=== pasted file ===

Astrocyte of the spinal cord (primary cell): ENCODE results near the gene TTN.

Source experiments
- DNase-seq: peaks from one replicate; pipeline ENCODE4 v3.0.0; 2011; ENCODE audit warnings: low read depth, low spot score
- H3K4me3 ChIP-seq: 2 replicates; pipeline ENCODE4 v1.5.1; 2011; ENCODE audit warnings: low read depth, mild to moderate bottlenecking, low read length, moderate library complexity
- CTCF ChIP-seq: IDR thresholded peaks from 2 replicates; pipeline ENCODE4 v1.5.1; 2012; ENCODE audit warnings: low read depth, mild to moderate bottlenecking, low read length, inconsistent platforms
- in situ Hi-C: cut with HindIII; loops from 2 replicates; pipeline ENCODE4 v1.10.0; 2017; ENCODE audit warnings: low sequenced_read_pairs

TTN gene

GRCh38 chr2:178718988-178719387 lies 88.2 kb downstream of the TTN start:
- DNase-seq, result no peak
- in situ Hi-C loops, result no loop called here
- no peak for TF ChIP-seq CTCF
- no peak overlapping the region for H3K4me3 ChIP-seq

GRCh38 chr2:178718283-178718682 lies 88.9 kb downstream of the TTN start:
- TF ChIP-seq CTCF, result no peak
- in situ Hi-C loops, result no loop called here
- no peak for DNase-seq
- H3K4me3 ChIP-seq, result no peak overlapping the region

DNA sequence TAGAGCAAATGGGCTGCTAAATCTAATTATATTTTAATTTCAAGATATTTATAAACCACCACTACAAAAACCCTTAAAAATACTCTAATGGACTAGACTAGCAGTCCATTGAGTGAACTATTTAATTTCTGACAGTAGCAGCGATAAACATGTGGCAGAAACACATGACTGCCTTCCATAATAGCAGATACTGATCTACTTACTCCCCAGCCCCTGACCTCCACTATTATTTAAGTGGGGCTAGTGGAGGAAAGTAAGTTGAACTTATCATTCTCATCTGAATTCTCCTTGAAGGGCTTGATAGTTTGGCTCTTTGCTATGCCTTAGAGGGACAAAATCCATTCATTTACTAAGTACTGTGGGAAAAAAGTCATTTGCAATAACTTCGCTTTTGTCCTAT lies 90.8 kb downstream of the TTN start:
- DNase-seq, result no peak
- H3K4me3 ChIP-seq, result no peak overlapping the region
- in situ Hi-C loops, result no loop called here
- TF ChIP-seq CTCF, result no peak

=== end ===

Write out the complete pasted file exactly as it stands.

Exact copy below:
Astrocyte of the spinal cord (primary cell): ENCODE results near the gene TTN.

Source experiments
- DNase-seq: peaks from one replicate; pipeline ENCODE4 v3.0.0; 2011; ENCODE audit warnings: low read depth, low spot score
- H3K4me3 ChIP-seq: 2 replicates; pipeline ENCODE4 v1.5.1; 2011; ENCODE audit warnings: low read depth, mild to moderate bottlenecking, low read length, moderate library complexity
- CTCF ChIP-seq: IDR thresholded peaks from 2 replicates; pipeline ENCODE4 v1.5.1; 2012; ENCODE audit warnings: low read depth, mild to moderate bottlenecking, low read length, inconsistent platforms
- in situ Hi-C: cut with HindIII; loops from 2 replicates; pipeline ENCODE4 v1.10.0; 2017; ENCODE audit warnings: low sequenced_read_pairs

TTN gene

GRCh38 chr2:178718988-178719387 lies 88.2 kb downstream of the TTN start:
- DNase-seq, result no peak
- in situ Hi-C loops, result no loop called here
- no peak for TF ChIP-seq CTCF
- no peak overlapping the region for H3K4me3 ChIP-seq

GRCh38 chr2:178718283-178718682 lies 88.9 kb downstream of the TTN start:
- TF ChIP-seq CTCF, result no peak
- in situ Hi-C loops, result no loop called here
- no peak for DNase-seq
- H3K4me3 ChIP-seq, result no peak overlapping the region

DNA sequence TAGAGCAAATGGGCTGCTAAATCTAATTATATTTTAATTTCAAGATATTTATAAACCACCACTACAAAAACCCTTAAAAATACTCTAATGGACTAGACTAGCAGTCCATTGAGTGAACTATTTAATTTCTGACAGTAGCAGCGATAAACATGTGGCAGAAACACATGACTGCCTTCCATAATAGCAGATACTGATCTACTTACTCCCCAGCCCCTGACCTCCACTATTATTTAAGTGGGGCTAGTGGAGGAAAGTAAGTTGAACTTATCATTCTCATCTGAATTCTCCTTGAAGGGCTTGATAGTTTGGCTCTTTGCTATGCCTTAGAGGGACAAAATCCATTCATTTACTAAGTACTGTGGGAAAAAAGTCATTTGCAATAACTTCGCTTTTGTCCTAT lies 90.8 kb downstream of the TTN start:
- DNase-seq, result no peak
- H3K4me3 ChIP-seq, result no peak overlapping the region
- in situ Hi-C loops, result no loop called here
- TF ChIP-seq CTCF, result no peak